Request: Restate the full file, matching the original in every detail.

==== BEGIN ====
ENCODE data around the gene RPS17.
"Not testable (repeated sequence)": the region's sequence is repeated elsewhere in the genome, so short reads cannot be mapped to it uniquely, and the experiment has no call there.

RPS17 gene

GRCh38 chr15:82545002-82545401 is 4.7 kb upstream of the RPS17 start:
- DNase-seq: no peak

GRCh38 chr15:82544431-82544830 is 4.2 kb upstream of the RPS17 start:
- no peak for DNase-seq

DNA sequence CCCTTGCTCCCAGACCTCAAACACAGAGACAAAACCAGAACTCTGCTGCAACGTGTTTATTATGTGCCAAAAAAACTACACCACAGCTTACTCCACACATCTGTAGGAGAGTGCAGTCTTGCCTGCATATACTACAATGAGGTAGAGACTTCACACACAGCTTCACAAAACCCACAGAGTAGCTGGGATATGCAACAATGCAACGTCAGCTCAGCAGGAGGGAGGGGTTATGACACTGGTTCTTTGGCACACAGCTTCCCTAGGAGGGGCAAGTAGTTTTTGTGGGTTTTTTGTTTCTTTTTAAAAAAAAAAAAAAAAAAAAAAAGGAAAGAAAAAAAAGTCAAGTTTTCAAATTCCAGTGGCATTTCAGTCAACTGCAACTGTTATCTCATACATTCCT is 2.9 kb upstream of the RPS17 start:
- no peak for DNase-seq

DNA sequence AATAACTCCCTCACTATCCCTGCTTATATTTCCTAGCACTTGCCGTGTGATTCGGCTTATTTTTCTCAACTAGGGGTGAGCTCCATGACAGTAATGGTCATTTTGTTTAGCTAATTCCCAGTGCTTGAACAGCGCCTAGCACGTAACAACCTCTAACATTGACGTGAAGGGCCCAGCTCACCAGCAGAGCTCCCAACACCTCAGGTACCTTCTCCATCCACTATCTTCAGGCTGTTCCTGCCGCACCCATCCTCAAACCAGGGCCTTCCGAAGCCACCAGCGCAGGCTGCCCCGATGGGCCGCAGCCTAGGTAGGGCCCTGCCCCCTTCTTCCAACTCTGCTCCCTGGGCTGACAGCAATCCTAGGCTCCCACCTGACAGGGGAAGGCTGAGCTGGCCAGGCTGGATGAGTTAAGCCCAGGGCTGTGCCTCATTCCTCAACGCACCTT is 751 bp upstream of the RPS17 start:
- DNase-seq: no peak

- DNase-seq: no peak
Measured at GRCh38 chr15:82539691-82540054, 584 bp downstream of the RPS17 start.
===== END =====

ENCODE data around the gene RPS17.
"Not testable (repeated sequence)": the region's sequence is repeated elsewhere in the genome, so short reads cannot be mapped to it uniquely, and the experiment has no call there.

RPS17 gene

GRCh38 chr15:82545002-82545401 is 4.7 kb upstream of the RPS17 start:
- DNase-seq: no peak

GRCh38 chr15:82544431-82544830 is 4.2 kb upstream of the RPS17 start:
- no peak for DNase-seq

DNA sequence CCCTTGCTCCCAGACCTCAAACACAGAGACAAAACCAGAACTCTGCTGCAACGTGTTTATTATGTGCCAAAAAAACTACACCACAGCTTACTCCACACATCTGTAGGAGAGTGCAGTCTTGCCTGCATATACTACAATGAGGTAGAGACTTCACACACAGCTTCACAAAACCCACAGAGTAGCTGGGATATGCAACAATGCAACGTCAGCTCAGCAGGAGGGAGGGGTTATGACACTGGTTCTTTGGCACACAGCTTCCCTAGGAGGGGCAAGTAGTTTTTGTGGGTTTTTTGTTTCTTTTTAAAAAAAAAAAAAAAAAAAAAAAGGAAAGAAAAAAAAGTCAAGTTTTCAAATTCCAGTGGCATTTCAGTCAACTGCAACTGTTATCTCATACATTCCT is 2.9 kb upstream of the RPS17 start:
- no peak for DNase-seq

DNA sequence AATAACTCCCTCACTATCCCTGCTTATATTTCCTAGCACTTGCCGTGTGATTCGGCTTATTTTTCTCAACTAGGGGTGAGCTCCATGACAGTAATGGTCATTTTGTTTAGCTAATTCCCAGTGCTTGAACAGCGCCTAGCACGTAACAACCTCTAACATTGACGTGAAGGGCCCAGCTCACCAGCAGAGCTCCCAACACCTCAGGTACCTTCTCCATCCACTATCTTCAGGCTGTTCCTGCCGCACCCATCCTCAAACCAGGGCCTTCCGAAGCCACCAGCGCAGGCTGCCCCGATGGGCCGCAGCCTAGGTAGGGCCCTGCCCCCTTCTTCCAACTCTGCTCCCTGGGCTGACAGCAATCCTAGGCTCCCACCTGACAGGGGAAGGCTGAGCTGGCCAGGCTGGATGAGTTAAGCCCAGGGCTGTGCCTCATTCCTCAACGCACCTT is 751 bp upstream of the RPS17 start:
- DNase-seq: no peak

- DNase-seq: no peak
Measured at GRCh38 chr15:82539691-82540054, 584 bp downstream of the RPS17 start.